At the end of the Second World and Indochinese Wars, the museum became very overcrowded. In 1958, a building housing a trophy room, with an annexe for flags and relics and a huge campaign room, was proposed. It opened in 1961 and lasted less than a year before being abandoned. But the ideas came back when it was time to build the new musée de la Légion étrangère at Aubagne, the legion's new headquarters: the 1958 plans were used as a reference, then adapted to the unique terrain on the northeast side of the army plaza. The building was to have two floors, and the exterior of the first floor would serve as a white backdrop to the Monument for Dead Legionnaires, a little like the "Voie Sacrée" railway. Defence minister Pierre Messmer laid the foundation stone on 30 April, then presided at the inauguration three years later with General Koenig, who, like he, was a former Legionnaire. The Musée de la Légion étrangère, a visit to foreign countries under French rule In this 1960s building, every floor has its own logic. The garden level is a place for reflection and questioning, but it is open to the public on days when there are no official ceremonies. It consists of a trophy room and a crypt. It is in this huge room that a young recruit will get his Legion contract from his first section chief, a ranked foreign lieutenant, in front of the painting of Jean Adolphe Beaucé, student of Ch. Bazin, at the battle at Camerone.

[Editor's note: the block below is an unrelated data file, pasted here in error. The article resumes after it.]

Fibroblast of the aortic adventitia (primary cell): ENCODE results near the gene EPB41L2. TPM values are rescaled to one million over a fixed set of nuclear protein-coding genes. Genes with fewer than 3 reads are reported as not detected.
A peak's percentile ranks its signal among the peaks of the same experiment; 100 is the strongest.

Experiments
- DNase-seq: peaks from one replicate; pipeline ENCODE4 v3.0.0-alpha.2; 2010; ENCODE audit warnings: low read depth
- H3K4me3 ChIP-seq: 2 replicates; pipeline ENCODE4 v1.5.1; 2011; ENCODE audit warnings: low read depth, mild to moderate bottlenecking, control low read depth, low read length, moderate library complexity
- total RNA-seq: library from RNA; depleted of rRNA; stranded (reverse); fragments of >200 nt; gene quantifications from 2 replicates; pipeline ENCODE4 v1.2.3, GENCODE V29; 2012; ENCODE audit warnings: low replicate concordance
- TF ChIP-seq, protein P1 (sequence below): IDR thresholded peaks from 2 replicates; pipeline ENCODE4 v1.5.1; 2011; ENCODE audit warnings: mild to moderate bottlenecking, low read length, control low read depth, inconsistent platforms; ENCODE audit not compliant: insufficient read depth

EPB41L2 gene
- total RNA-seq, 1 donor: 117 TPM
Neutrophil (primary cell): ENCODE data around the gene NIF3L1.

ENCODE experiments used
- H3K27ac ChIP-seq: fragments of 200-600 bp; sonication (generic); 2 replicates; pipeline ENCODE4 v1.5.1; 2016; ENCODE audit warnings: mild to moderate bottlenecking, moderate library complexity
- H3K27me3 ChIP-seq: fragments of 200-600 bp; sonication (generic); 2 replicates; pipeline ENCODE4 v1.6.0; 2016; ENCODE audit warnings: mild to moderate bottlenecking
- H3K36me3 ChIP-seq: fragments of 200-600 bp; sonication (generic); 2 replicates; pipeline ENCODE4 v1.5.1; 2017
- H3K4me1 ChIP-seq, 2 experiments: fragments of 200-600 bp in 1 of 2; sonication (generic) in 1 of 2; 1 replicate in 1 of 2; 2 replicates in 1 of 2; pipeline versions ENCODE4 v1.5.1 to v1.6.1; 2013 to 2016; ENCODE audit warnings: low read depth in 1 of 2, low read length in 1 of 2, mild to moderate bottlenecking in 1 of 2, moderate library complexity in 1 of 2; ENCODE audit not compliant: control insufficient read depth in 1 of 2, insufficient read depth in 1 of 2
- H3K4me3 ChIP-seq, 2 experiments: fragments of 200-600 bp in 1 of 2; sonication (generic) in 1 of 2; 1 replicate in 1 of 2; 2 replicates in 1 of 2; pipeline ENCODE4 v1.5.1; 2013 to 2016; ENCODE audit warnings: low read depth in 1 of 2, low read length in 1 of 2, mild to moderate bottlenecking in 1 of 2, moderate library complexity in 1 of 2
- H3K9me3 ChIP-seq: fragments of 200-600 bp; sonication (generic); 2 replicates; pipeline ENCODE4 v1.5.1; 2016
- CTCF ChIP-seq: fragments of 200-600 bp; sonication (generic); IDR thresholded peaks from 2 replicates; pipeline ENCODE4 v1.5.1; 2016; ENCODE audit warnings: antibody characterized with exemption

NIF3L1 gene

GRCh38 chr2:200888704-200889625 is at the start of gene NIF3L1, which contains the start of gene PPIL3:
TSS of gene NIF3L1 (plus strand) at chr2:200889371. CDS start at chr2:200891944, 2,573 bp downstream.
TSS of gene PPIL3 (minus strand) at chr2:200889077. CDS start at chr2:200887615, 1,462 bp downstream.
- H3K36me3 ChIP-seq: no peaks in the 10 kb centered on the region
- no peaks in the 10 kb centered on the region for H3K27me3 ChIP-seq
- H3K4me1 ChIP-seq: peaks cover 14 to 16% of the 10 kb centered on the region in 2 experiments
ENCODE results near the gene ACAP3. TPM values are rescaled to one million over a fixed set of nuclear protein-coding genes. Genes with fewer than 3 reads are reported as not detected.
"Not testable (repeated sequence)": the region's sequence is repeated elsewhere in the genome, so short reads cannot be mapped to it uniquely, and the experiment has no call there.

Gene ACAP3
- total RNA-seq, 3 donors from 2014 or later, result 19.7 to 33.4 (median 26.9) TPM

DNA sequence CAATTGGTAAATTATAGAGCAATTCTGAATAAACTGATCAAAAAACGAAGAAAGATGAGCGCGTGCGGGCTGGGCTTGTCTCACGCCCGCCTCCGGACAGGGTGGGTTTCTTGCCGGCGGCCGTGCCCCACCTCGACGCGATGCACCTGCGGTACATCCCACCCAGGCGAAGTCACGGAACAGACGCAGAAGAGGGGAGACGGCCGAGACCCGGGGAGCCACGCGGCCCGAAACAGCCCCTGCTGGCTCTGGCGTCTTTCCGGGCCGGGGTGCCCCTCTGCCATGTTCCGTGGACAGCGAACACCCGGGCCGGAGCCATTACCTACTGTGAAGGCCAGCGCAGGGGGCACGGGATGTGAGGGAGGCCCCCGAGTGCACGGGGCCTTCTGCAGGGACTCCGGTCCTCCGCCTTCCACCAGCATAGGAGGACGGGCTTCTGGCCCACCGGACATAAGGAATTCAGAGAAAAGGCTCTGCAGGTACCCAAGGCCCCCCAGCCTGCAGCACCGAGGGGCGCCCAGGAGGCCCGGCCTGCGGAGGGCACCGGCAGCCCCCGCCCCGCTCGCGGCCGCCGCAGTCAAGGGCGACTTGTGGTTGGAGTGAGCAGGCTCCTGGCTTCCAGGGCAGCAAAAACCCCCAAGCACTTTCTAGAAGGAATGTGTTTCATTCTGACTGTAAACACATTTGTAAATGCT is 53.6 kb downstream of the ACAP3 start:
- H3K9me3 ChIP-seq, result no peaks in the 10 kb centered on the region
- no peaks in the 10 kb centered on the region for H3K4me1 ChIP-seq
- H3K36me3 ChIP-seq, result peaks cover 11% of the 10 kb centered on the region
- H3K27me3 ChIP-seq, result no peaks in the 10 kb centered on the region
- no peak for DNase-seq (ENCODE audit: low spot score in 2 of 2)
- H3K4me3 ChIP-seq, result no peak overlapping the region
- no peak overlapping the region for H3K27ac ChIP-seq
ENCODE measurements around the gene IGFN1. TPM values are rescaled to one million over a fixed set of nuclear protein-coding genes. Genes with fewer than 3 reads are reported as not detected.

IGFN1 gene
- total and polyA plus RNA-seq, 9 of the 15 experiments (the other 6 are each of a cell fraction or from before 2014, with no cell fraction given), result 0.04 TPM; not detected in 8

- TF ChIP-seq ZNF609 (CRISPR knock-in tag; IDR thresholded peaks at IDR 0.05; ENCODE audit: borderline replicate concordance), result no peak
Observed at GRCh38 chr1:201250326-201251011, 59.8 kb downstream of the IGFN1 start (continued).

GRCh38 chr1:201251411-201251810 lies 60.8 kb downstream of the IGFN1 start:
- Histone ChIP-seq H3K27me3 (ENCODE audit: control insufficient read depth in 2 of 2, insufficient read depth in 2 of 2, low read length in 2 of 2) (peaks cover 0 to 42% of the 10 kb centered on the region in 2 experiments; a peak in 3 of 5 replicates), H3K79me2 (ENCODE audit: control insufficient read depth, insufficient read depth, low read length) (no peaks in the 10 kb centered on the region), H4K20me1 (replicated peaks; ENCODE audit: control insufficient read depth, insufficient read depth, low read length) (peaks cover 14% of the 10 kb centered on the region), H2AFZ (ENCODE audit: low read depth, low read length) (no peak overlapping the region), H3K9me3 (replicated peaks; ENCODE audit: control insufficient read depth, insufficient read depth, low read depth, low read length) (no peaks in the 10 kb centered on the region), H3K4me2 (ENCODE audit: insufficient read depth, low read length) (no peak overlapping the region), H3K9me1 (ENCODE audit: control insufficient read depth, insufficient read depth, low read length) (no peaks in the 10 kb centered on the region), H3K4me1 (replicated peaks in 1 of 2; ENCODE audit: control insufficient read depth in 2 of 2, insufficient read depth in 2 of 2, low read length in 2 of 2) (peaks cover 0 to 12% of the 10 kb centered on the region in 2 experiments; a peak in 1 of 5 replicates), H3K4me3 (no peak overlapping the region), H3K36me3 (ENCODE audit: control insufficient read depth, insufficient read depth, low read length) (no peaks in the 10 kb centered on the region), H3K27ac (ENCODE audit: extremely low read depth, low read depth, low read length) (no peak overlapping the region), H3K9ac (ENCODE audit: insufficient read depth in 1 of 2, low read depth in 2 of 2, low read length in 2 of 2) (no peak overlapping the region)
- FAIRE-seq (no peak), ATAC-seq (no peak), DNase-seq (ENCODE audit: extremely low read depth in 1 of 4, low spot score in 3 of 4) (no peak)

From the moment his military life begins, then, the recruit is faced with a pictorial representation of keeping one's promise - and its ensuing sacrifice. Four months later, he will have completed his initial training and become a legionnaire. He returns to this room, where a former corporal or sergeant gives him some simple reference points: Camerone, the oath, the 19th Century knapsack and the famous "pudding." In a language adapted to the least Francophone amongst the new legionnaires, the Major General of the Foreign Legion -- or the officer serving as his delegate -- congratulates them on successfully completing their training, then brings them into the crypt. Standing to attention before the names of the dead who have fallen on the battlefield, iin front of the articulated hand of Captain Danjou, which is the material symbol of loyalty and sacrifice, the legionnaire walks up to the former flags of foreign regiments. Here, the general reminds him of the sacrifice made by his predecessors, the memory of which the Legion keeps alive. Much later, on the day he retires or at the end of his contract, the legionnaire, no matter his ranking, comes back to the trophy room for a similar ceremony. He collects his thoughts for one last time by this symbol of those who have fallen for France.